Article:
Can you express the kinetic energy with θ? Afterwards, compare it to the potential and kinetic energy of a simple harmonic oscillator.
From conservation of energy,
$$2mv^2=\frac{2a^2-4ab}{R^3}\frac{\theta^2}{2}$$
$$\Rightarrow v=\frac{\theta}{2R}\sqrt{\frac{2a^2-4ab}{m}}$$
Do you ask me the kinetic energy of a single point mass? I don't really understand where this is heading. :(
 
  • #19
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How come the velocities of all the masses are equal?

Re-read the second paragraph in #6.
 
  • #20
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How come the velocities of all the masses are equal?

Re-read the second paragraph in #6.
Do I have to use conservation of angular momentum?
 
  • #21
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Not all four point-masses will move with the same velocity when they rotate around the central mass, you cannot use a single "v".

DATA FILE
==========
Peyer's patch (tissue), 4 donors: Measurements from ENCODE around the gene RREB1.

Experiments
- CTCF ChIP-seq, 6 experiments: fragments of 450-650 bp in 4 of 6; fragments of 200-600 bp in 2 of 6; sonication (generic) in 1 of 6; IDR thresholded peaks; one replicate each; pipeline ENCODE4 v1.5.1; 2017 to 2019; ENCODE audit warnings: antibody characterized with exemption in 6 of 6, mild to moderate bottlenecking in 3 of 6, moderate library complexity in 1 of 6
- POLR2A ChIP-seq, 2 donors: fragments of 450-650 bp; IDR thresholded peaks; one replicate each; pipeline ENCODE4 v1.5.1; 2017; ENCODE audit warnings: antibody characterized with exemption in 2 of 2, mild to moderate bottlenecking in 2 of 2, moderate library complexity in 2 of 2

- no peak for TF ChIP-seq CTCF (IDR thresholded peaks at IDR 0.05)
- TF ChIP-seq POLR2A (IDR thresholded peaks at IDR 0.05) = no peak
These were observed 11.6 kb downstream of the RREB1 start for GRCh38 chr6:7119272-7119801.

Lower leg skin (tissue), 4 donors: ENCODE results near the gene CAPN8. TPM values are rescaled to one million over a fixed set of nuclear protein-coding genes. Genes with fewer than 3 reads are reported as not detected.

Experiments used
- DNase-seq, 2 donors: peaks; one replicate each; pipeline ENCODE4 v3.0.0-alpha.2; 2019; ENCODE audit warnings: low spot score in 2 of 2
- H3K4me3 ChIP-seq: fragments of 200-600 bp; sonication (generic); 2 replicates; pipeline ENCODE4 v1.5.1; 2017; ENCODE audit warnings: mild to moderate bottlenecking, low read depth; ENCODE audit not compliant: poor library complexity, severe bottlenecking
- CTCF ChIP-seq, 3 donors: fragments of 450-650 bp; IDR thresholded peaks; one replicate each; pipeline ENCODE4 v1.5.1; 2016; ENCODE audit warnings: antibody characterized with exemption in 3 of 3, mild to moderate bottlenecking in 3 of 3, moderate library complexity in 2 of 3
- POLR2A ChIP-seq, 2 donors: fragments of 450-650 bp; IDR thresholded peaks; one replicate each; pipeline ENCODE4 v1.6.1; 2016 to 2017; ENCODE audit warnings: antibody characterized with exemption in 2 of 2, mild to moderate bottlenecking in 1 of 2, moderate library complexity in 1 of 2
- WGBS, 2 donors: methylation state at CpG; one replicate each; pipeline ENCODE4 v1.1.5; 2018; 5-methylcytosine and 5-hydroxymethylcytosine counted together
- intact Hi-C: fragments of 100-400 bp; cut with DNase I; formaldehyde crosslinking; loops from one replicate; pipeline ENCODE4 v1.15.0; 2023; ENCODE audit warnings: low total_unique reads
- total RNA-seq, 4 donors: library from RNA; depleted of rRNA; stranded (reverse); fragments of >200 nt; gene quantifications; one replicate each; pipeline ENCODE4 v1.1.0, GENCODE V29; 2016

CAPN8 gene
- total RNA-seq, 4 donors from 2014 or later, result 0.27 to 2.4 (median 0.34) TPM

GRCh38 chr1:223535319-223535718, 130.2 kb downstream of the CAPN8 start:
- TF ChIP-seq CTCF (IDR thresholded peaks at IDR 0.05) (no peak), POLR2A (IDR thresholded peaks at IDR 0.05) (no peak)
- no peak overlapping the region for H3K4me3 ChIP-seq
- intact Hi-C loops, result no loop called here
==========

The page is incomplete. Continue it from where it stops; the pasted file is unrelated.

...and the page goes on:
What you wrote down is not the conservation of energy. What is the total energy of the system? This will be constant.

Do you ask me the kinetic energy of a single point mass?
Always add the contributions from all four masses, they always move together.

θ describes where in space your objects are. v describes how your objects move. Clearly there is some relation between them, given by the geometry of the setup. You'll need the time-derivative of θ.


Angular momentum is not conserved, you don't have a central potential (at least not central with respect to the rotation axis you consider).
 
  • #22